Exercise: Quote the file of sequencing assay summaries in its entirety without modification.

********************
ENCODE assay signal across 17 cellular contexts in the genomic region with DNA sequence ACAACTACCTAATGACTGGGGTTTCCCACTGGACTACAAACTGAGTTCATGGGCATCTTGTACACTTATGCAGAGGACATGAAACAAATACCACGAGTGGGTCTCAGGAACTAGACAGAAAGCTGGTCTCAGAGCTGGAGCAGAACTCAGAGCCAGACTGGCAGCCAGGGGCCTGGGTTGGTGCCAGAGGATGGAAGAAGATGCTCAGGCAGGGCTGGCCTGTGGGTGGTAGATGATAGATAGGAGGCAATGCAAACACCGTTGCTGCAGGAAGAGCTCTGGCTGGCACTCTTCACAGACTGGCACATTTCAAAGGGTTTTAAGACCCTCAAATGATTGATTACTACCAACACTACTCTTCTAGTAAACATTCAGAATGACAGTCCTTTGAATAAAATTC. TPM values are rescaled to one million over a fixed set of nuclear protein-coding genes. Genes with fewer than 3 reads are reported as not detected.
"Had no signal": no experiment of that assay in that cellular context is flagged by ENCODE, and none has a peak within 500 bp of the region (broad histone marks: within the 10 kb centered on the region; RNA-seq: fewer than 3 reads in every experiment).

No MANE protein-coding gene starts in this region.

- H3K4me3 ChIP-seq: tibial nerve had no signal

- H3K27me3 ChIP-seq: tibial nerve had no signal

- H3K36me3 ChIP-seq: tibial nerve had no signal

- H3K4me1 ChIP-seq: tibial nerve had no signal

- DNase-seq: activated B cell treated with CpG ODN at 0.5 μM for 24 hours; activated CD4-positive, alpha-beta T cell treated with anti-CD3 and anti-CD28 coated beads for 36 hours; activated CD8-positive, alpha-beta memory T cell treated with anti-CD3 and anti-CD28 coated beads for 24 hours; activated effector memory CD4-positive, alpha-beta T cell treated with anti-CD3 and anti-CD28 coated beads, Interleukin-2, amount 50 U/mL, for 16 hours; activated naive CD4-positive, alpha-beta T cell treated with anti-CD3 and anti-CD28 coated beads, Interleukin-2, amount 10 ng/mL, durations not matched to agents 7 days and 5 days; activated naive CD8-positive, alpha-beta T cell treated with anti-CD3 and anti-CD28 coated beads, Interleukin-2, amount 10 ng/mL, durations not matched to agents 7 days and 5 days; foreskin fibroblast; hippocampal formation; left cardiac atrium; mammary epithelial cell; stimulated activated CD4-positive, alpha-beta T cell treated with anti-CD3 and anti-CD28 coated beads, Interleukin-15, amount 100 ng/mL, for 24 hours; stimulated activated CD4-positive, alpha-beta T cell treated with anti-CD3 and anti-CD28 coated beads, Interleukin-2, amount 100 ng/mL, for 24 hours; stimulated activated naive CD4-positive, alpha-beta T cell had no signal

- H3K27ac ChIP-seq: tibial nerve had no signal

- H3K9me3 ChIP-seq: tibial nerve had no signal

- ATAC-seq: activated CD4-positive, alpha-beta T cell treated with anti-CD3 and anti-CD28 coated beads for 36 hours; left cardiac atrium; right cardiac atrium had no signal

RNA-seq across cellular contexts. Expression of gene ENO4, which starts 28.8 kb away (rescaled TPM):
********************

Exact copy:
ENCODE assay signal across 17 cellular contexts in the genomic region with DNA sequence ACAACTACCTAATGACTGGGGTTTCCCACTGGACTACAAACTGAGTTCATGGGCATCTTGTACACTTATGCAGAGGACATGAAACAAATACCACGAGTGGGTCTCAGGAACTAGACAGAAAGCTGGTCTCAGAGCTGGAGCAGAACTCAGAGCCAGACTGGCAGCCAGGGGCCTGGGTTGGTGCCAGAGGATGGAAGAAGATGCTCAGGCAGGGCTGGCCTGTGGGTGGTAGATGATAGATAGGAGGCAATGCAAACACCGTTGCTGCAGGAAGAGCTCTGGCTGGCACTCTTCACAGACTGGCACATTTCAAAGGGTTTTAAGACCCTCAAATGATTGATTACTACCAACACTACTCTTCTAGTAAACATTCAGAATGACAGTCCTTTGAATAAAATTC. TPM values are rescaled to one million over a fixed set of nuclear protein-coding genes. Genes with fewer than 3 reads are reported as not detected.
"Had no signal": no experiment of that assay in that cellular context is flagged by ENCODE, and none has a peak within 500 bp of the region (broad histone marks: within the 10 kb centered on the region; RNA-seq: fewer than 3 reads in every experiment).

No MANE protein-coding gene starts in this region.

- H3K4me3 ChIP-seq: tibial nerve had no signal

- H3K27me3 ChIP-seq: tibial nerve had no signal

- H3K36me3 ChIP-seq: tibial nerve had no signal

- H3K4me1 ChIP-seq: tibial nerve had no signal

- DNase-seq: activated B cell treated with CpG ODN at 0.5 μM for 24 hours; activated CD4-positive, alpha-beta T cell treated with anti-CD3 and anti-CD28 coated beads for 36 hours; activated CD8-positive, alpha-beta memory T cell treated with anti-CD3 and anti-CD28 coated beads for 24 hours; activated effector memory CD4-positive, alpha-beta T cell treated with anti-CD3 and anti-CD28 coated beads, Interleukin-2, amount 50 U/mL, for 16 hours; activated naive CD4-positive, alpha-beta T cell treated with anti-CD3 and anti-CD28 coated beads, Interleukin-2, amount 10 ng/mL, durations not matched to agents 7 days and 5 days; activated naive CD8-positive, alpha-beta T cell treated with anti-CD3 and anti-CD28 coated beads, Interleukin-2, amount 10 ng/mL, durations not matched to agents 7 days and 5 days; foreskin fibroblast; hippocampal formation; left cardiac atrium; mammary epithelial cell; stimulated activated CD4-positive, alpha-beta T cell treated with anti-CD3 and anti-CD28 coated beads, Interleukin-15, amount 100 ng/mL, for 24 hours; stimulated activated CD4-positive, alpha-beta T cell treated with anti-CD3 and anti-CD28 coated beads, Interleukin-2, amount 100 ng/mL, for 24 hours; stimulated activated naive CD4-positive, alpha-beta T cell had no signal

- H3K27ac ChIP-seq: tibial nerve had no signal

- H3K9me3 ChIP-seq: tibial nerve had no signal

- ATAC-seq: activated CD4-positive, alpha-beta T cell treated with anti-CD3 and anti-CD28 coated beads for 36 hours; left cardiac atrium; right cardiac atrium had no signal

RNA-seq across cellular contexts. Expression of gene ENO4, which starts 28.8 kb away (rescaled TPM):